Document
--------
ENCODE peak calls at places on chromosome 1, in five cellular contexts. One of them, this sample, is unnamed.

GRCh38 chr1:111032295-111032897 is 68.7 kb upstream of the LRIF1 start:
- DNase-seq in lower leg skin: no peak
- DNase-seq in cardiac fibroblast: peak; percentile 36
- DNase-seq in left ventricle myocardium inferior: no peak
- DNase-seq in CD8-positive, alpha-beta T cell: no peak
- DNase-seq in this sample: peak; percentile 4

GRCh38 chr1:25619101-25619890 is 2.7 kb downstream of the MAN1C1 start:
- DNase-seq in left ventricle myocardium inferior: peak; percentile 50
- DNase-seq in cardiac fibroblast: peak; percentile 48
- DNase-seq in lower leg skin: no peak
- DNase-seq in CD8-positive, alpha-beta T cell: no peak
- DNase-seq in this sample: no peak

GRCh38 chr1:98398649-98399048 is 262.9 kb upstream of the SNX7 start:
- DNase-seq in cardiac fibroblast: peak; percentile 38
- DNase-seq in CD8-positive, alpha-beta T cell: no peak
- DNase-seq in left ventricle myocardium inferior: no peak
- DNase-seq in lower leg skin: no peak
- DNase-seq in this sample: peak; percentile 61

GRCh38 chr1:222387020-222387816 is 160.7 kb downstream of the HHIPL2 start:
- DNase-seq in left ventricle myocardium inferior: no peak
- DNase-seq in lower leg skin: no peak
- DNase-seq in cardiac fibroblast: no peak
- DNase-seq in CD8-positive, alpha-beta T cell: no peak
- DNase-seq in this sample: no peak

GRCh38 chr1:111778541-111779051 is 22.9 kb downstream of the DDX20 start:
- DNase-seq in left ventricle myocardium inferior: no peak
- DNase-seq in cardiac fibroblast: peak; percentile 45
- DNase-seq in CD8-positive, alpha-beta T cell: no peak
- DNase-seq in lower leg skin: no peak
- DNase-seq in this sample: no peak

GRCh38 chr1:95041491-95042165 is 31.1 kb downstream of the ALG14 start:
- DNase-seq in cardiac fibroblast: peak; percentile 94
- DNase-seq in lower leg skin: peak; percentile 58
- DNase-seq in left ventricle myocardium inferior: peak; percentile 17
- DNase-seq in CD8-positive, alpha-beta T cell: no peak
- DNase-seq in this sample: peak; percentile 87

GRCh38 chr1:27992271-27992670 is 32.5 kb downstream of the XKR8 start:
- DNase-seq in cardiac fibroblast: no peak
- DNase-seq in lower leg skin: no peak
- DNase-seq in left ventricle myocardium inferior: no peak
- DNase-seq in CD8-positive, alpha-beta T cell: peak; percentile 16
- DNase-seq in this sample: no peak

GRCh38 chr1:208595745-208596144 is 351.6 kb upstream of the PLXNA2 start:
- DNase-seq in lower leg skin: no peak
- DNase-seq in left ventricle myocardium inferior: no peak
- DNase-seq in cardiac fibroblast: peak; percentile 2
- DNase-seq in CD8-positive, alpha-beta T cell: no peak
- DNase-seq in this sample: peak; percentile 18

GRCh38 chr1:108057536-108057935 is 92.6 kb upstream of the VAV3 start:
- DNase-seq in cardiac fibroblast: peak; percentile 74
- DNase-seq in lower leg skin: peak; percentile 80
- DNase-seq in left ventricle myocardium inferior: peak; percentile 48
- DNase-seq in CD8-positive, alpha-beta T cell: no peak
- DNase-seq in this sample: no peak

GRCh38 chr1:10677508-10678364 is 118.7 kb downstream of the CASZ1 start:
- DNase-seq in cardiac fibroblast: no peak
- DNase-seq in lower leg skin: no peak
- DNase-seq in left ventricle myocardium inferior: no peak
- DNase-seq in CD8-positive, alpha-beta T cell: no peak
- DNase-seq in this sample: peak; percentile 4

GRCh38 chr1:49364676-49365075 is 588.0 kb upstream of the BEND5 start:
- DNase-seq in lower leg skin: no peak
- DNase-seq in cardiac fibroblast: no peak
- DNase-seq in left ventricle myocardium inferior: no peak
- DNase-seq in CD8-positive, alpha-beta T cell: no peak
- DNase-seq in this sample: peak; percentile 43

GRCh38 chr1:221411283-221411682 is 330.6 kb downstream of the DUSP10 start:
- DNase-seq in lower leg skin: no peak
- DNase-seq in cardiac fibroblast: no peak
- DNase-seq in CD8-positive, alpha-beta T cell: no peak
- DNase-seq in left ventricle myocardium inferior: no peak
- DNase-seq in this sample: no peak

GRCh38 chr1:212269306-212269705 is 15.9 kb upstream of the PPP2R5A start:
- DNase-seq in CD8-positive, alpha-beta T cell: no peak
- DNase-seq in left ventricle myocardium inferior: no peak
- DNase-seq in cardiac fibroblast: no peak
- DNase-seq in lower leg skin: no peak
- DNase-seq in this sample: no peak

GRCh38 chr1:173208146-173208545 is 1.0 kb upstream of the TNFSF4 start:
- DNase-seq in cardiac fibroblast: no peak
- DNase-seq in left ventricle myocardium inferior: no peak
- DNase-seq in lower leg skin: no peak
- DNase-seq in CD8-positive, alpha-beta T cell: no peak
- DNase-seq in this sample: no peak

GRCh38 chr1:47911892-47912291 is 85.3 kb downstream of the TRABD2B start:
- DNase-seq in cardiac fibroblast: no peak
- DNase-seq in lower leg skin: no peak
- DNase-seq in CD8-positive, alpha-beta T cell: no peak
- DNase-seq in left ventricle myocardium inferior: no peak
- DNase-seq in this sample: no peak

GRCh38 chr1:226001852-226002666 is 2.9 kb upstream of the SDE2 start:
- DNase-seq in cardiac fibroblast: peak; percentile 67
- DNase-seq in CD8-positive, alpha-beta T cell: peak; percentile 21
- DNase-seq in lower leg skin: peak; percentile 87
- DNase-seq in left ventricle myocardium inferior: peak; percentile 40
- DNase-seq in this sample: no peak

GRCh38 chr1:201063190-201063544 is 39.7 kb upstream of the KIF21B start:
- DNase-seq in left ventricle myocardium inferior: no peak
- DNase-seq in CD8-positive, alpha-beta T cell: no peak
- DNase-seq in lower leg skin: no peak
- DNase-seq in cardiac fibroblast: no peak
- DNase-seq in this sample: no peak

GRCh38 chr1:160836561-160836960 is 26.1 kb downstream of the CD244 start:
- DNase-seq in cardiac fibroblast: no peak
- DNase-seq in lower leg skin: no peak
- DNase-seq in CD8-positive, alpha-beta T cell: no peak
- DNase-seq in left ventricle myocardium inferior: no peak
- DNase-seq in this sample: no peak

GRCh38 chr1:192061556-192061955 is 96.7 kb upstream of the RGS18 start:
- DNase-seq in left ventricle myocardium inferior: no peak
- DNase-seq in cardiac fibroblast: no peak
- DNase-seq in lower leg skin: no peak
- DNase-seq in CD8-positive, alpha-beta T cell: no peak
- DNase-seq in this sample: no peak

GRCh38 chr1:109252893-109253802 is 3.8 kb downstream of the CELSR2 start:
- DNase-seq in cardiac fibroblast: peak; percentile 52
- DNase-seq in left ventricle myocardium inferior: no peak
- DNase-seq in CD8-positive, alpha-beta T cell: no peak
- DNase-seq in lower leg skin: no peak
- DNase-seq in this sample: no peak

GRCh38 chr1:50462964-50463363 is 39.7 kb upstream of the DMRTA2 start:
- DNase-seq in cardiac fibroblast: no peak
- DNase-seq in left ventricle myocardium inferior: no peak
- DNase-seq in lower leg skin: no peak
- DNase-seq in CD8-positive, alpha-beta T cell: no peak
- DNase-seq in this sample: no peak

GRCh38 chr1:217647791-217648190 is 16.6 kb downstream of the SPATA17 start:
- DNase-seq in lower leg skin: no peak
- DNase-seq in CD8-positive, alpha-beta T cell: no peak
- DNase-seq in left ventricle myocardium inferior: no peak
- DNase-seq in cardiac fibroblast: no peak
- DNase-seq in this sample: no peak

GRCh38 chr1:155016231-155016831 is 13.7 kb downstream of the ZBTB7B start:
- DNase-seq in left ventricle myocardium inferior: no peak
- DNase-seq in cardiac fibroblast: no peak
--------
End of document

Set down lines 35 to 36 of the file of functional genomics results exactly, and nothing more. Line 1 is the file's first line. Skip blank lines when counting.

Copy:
- DNase-seq in left ventricle myocardium inferior: peak; percentile 17
- DNase-seq in CD8-positive, alpha-beta T cell: no peak